・Carry a reusable shopping bag
To protect the environment, stores across Japan began charging for plastic shopping bags from July 2020. Most shops in Kyoto charge for shopping bags. We recommend bringing your own bag when you go shopping.

・Don’t litter
Many residents of Kyoto keep the areas in front of their homes or stores clean, and Kyoto’s streets are famously spotless because of their efforts. Trash cans are purposefully scarce in many areas as not to spoil the scenery, so even if you can’t find a trash can, do not litter. Instead, keep your trash with you. We recommend carrying a reusable bag to store trash. This little act of thoughtfulness is a significant contribution to keeping Kyoto beautiful.

・Don’t waste food
Kyoto’s gorgeous food and desserts are truly works of art. Please don’t waste food by ordering something just to take photos or out of curiosity. Leaving food uneaten is considered rude in Japan, and food waste is a major issue. Only order as much as you can eat and share portions with your group.

Kyoto Tourism Principle 3: Interacting with people

Kyoto Tourism Principle 3: Interacting with people

With over a thousand years of history, there’s charm in every corner of Kyoto. Interacting with local people will deepen your knowledge of the culture and make sightseeing even more enjoyable.

・Ask hotel staff for recommendations
Ask your hotel or guesthouse staff about interesting places to visit nearby. They might be able to recommend unique spots that are beloved by locals but not listed in guidebooks.

・Interact with locals and learn about Kyoto’s history
You can enjoy a wide variety of walking tours and other experiences hosted by Kyoto’s residents. Tea ceremonies, Zen meditation, and home-cooking lessons using local ingredients are some of the experiences that will show you a whole new side of Kyoto.

Kyoto Tourism Principle 4: Staying prepared, just in case

Kyoto Tourism Principle 4: Staying prepared, just in case

Even on vacation, you never know when a disaster might occur. By preparing for emergency situations, you can rest easy and enjoy your trip to the fullest.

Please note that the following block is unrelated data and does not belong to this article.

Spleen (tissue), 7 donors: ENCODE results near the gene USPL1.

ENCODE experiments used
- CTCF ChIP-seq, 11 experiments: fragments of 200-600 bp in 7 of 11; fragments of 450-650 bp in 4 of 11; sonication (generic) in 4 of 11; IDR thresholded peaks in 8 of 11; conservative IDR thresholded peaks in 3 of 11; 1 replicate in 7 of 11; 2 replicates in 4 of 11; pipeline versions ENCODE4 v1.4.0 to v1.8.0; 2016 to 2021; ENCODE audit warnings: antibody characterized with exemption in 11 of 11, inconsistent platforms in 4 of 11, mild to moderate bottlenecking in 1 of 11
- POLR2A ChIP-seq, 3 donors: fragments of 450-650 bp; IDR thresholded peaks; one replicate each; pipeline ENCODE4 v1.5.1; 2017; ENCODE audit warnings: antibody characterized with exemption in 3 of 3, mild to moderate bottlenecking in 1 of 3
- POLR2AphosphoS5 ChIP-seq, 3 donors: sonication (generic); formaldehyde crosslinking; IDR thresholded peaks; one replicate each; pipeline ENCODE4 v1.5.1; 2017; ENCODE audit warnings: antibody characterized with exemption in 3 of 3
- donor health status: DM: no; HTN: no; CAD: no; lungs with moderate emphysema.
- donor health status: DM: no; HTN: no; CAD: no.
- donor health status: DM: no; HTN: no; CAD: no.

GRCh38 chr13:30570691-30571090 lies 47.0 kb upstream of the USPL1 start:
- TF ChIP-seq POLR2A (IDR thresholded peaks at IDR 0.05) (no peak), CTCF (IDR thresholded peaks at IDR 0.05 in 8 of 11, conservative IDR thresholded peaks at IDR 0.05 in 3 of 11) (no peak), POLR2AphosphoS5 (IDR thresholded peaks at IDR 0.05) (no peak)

・Familiarize yourself with your accommodation’s evacuation routes and nearby evacuation sites
Every accommodation will have pre-determined evacuation routes. Be sure to locate emergency exit signs. Ask the staff where you’re staying about the closest evacuation sites, both near your hotel and near places you plan on visiting. In addition, Kyoto City provides disaster safety information online in multiple languages, including weather updates, train operation status, assistance returning home, and much more. Be sure to take advantage of this wealth of disaster preparedness information.

・Plan your trip so you can avoid crowds
To limit overcrowding and promote safe sightseeing, congestion forecasts for major tourist spots are available up to two months in advance on the Kyoto City official website. The projected crowd levels are broken down by the time of day and rated on a scale of 1 to 5. In addition, cameras in ten locations throughout the city stream live on YouTube 24 hours a day, which you can reference when planning your travels.

Upholding sustainable tourism principles to create an unforgettable experience in Kyoto

Kyoto’s beautiful, historic townscape has been immaculately maintained for generations by the city’s residents. Following principles of sustainable tourism is the least visitors can do to express gratitude and respect for their hard work. In addition to the principles listed above, remember that being a tourist is no excuse for being a nuisance! Be considerate and help us preserve Kyoto for the next generation.

*This information is from the time of this article's publication.
*Prices and options mentioned are subject to change.
*Unless stated otherwise, all prices include tax.